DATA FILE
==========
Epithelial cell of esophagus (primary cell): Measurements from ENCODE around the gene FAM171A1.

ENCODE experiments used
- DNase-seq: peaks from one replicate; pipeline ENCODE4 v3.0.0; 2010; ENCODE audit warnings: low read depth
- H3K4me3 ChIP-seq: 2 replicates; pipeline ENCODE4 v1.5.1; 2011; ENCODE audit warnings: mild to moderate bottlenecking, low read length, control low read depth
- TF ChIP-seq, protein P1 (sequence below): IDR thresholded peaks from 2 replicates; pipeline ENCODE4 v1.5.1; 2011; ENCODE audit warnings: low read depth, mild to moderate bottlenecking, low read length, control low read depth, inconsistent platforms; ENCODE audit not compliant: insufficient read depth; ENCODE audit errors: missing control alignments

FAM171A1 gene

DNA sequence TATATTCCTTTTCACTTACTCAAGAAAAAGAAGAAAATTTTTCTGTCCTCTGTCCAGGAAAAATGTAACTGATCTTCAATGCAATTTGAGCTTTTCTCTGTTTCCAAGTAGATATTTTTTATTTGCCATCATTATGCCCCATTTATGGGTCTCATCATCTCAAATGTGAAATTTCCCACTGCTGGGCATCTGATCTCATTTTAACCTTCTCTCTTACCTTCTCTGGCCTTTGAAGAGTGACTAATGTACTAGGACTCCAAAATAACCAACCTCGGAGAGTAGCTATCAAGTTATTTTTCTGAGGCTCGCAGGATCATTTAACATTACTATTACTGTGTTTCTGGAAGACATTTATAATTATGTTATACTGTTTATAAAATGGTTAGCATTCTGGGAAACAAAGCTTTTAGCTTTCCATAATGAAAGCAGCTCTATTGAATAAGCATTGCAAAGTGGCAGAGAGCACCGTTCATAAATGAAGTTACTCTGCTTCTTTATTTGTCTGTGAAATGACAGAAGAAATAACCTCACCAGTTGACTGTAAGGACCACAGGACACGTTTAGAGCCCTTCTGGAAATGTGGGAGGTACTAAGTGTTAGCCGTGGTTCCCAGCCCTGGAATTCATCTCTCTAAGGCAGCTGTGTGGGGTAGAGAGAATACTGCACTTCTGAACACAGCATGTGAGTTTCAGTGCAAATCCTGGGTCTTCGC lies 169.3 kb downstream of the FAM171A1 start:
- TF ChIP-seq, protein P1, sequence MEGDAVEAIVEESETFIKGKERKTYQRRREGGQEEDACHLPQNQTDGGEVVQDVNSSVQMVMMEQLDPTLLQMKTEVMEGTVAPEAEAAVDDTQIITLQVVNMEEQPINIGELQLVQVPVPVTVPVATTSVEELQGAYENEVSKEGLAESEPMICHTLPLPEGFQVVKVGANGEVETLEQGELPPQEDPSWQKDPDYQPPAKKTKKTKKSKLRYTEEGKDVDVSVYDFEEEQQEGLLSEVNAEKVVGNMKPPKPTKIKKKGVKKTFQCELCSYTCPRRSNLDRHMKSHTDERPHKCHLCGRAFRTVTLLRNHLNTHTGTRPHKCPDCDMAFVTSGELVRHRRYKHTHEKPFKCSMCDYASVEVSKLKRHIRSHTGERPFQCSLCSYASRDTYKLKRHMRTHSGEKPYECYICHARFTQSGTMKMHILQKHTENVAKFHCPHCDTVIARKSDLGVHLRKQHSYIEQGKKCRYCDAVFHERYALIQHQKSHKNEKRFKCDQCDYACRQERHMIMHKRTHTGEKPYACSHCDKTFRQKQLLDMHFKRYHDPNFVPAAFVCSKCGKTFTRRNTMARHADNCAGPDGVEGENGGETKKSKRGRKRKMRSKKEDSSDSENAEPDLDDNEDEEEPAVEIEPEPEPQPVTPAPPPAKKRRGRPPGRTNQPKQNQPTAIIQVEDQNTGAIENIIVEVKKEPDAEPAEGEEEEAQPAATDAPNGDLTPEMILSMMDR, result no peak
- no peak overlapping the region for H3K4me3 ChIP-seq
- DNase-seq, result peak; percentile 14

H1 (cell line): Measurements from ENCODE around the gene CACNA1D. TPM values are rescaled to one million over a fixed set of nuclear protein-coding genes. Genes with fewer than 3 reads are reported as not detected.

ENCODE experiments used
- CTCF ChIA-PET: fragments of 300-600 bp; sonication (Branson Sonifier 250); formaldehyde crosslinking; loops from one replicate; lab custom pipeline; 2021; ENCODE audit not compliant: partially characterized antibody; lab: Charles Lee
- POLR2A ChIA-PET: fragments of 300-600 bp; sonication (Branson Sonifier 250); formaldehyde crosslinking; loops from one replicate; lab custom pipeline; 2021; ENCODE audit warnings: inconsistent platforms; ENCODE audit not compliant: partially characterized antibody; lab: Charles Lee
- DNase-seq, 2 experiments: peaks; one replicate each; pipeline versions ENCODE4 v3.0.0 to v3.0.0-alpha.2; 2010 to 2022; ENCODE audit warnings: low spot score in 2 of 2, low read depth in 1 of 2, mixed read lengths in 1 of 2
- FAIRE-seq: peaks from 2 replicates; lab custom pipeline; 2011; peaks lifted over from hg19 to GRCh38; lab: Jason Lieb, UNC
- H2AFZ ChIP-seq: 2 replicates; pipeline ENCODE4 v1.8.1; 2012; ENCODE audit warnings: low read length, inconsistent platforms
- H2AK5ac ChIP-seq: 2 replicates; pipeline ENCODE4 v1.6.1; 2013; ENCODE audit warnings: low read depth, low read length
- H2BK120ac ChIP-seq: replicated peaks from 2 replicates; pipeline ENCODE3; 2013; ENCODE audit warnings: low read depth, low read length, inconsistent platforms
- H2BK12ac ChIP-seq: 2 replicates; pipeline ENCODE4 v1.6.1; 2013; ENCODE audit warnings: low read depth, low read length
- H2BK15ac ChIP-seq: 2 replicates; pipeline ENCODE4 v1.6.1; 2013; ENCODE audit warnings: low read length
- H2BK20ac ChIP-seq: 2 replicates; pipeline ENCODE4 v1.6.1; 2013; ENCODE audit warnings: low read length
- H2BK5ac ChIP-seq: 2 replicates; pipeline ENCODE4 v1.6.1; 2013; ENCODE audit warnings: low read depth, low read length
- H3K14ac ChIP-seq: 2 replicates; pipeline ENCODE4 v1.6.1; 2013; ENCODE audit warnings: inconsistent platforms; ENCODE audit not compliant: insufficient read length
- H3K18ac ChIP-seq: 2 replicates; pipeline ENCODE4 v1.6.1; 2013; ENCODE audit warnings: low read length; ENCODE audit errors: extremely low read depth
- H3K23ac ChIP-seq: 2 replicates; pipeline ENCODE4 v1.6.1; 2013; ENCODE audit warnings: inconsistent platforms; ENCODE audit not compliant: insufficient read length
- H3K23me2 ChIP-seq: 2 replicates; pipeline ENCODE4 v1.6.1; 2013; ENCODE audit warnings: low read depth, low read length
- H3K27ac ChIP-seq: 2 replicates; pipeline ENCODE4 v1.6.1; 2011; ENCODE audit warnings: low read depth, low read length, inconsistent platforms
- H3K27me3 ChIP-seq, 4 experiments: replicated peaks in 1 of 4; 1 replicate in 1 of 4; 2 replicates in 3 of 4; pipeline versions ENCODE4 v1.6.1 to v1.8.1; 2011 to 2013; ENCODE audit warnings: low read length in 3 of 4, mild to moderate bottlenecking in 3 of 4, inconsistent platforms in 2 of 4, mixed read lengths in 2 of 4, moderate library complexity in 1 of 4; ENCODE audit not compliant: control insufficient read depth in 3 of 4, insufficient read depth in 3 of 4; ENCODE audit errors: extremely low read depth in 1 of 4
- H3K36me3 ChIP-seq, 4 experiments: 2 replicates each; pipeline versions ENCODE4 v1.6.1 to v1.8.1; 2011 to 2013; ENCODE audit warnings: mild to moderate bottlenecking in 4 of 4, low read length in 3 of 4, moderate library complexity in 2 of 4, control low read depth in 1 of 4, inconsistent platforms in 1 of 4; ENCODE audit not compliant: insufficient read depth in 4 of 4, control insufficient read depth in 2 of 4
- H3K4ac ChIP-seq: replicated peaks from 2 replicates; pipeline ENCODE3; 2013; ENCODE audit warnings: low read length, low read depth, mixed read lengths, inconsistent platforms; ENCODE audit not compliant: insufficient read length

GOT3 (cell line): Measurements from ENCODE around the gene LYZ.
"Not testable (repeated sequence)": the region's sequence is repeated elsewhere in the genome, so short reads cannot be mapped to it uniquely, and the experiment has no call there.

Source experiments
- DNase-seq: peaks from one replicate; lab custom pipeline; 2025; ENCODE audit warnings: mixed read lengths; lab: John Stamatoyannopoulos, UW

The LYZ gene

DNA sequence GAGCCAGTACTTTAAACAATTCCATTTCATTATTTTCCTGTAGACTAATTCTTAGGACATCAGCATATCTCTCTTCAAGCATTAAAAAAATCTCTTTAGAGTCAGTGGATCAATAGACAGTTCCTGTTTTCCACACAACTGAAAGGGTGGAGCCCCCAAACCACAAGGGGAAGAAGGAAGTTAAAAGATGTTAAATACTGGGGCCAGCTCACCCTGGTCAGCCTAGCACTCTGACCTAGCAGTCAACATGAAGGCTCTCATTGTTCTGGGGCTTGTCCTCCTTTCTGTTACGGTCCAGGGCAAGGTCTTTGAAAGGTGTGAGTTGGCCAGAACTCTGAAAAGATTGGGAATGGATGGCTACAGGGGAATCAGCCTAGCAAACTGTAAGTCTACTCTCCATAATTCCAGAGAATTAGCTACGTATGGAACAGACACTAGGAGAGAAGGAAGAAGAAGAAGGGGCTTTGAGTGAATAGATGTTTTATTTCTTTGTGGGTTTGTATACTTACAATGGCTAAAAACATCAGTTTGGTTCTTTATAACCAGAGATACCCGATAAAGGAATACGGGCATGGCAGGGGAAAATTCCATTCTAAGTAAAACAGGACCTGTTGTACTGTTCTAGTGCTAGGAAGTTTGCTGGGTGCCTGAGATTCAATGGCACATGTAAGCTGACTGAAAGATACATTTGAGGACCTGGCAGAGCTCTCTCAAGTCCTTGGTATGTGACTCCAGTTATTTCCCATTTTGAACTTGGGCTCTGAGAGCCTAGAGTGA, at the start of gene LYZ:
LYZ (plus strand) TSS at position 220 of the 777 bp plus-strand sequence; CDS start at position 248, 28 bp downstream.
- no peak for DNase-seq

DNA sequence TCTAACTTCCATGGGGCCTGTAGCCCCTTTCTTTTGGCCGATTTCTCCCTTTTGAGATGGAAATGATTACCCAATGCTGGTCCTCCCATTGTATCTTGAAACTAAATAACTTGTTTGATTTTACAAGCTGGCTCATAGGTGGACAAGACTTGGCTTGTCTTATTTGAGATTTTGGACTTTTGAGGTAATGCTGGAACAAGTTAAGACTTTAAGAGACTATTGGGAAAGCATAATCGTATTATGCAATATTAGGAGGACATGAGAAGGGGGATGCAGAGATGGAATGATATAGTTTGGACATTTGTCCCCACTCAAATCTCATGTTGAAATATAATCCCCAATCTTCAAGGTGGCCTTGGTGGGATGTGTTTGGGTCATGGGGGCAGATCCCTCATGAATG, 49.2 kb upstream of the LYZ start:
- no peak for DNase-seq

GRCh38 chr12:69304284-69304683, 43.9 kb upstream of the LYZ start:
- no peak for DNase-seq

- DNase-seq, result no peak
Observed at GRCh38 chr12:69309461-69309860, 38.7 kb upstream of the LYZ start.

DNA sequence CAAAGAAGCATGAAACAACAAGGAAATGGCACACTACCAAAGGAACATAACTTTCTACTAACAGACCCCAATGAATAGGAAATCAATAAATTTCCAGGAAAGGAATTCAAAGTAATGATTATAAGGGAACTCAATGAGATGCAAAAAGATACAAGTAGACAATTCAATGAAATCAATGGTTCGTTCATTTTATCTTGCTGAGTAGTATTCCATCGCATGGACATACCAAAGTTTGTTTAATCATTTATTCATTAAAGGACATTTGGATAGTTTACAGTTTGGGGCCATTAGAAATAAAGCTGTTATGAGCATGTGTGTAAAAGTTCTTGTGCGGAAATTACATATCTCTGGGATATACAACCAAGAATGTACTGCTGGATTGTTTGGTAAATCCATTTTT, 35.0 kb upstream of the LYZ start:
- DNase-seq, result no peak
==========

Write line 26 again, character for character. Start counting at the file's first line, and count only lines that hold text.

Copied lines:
- H3K23ac ChIP-seq: 2 replicates; pipeline ENCODE4 v1.6.1; 2013; ENCODE audit warnings: inconsistent platforms; ENCODE audit not compliant: insufficient read length